Some people are happy with their car the way it left the factory – but for many their motor is the perfect platform to show off their personality, just like their clothes or hair, so they plan some imaginative car modifications.
Whether it’s changing its appearance with spoilers, body kits or paint jobs or boosting the performance with tuning kits or sports exhausts, car modifications give motorists the chance to create a tailor-made vehicle just the way they like it.
But like Christian Minister Rev Wena Parry, who fell foul of her insurer’s rules governing car modifications when she covered her Vauxhall Zafira with religious slogans, many people are unsure what is and isn’t a modification and what they need to declare.
Some insurers won’t cover car modifications
The Rev Parry’s stickers came to light when she sent photographs of her car to her provider, Age UK, following a claim – and was promptly told her policy could be void because insurer Ageas did not cover car modifications.
So specialist modified car insurance broker Adrian Flux took a look through its records to find the top 10 modifications declared in a typical month – plus some of the least common – and added some simple advice about what you need to tell your insurer if you are considering some car modifications.
Flux has been covering car modifications for 40 years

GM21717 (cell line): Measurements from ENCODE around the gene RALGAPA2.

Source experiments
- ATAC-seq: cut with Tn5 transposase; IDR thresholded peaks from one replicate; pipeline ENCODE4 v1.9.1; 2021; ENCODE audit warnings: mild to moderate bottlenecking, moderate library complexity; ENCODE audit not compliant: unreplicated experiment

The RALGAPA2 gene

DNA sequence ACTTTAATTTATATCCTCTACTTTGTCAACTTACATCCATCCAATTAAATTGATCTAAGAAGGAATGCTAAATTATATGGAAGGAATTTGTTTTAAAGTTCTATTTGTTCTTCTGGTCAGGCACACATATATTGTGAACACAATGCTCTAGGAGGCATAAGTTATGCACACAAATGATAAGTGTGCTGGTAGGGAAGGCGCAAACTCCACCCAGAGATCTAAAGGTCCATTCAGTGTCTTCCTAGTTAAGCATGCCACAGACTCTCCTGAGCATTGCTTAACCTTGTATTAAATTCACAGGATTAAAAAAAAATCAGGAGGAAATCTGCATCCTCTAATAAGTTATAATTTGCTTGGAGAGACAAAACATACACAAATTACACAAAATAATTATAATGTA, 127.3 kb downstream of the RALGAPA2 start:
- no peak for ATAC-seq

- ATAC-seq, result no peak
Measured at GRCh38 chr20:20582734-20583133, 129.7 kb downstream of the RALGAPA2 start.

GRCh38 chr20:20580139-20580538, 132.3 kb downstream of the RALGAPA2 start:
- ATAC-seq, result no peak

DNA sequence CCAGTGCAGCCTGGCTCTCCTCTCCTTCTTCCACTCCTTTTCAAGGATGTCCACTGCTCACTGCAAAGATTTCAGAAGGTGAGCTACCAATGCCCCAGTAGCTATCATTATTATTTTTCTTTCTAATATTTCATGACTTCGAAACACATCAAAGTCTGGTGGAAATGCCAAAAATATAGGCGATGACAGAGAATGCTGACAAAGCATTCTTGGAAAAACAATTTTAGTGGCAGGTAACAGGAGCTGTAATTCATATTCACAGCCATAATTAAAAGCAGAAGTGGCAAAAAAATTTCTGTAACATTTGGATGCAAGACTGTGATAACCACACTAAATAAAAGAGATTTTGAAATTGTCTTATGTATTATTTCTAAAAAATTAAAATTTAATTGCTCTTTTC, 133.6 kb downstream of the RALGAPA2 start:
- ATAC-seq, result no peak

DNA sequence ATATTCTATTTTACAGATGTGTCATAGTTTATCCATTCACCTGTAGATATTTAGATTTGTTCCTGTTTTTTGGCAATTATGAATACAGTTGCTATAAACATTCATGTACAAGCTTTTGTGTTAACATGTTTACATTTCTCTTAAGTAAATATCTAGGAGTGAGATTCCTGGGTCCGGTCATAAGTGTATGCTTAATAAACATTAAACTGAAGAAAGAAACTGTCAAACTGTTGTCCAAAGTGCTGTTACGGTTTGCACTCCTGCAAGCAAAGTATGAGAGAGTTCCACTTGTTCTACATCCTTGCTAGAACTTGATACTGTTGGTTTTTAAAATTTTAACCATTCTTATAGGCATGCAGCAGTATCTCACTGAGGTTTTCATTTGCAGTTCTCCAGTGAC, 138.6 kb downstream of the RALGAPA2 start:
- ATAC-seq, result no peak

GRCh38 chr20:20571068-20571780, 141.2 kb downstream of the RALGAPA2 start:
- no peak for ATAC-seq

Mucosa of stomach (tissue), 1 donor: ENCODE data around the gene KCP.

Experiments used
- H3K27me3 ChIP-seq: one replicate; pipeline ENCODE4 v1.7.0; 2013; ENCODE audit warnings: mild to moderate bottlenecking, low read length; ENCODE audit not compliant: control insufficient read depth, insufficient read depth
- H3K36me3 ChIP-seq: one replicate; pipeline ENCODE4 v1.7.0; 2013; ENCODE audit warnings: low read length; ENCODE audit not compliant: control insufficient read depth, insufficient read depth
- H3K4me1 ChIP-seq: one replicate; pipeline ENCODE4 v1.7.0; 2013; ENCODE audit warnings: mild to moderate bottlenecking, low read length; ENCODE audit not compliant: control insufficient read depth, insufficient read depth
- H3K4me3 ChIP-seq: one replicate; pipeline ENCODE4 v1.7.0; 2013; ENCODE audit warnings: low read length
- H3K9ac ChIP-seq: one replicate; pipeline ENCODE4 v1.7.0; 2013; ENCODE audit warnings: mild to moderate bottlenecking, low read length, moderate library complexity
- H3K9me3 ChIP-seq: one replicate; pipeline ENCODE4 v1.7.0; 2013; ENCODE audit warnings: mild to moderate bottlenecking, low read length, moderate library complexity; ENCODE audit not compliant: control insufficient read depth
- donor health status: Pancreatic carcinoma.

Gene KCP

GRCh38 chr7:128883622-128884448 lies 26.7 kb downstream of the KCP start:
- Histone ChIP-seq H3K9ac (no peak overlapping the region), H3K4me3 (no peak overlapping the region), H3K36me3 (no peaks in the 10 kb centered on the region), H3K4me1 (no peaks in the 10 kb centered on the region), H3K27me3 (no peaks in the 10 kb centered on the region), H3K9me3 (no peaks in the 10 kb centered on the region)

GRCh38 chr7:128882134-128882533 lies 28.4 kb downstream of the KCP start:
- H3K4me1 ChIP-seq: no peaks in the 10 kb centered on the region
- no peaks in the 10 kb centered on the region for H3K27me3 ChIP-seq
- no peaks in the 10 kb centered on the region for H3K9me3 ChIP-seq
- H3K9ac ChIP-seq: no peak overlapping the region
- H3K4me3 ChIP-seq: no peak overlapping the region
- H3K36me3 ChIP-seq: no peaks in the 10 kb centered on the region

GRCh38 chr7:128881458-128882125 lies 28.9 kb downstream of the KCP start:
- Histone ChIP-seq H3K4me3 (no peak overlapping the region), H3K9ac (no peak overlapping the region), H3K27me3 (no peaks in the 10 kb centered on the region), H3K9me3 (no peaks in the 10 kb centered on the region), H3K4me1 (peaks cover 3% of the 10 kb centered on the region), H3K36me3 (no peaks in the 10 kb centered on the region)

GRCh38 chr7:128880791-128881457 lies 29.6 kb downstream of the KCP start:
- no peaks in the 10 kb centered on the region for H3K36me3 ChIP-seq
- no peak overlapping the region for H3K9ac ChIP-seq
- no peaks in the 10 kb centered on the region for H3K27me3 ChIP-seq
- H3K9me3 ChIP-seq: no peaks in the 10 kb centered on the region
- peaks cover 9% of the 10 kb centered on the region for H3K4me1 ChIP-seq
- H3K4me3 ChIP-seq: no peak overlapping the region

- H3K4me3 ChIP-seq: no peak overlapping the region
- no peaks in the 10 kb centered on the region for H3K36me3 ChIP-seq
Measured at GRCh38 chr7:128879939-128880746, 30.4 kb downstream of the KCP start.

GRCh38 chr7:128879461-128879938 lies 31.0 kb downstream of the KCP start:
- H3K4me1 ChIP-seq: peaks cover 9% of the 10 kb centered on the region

Adrian Flux has been providing cover for modified vehicles for more than 40 years, developing a range of special policies that can cater for everything from minor alterations to home-built one-offs like this three-wheeled Chitty Chitty Bang Bang replica.
The 10 most common car modifications
Out of more than 20,000 car modifications declared in a typical month, the most common are:
Alloy wheels (4,366)
Exhaust system changes (1,804)
Uprated, lowered or stiffened suspension springs (1,597)
Tinted windows (1,535)
Changes to suspension dampers (1,390)
Upgraded air filter (839)
Conversion to run on LPG (829)
Body kit (724)
Uprated brakes (555)
Changes to the interior (496)
And the less common car modifications are:
Cruise control (2)
Removal of seats (3)
Badges indicating increased performance (4)
High level brake light (7)
Roll bars (9)
Additional windows (10)
Flared wings (13)
Non standard paint work (30)
Not all car modifications result in dearer premiums
Importantly, only some of these modifications will result in an additional premium – generally the ones that increase performance or may make the vehicle more of a target for thieves or make it more likely to be vandalised.
But, irrespective of whether or not insurers will charge extra, you must declare anything that differs from the manufacturer’s standard specification or run the risk of having your policy cancelled should non-disclosure come to light.
Insurers may void your policy even if your non-disclosure was entirely innocent, purely because they do not provide any cover for modified vehicles of any description. So the simple message is, if in doubt, declare it.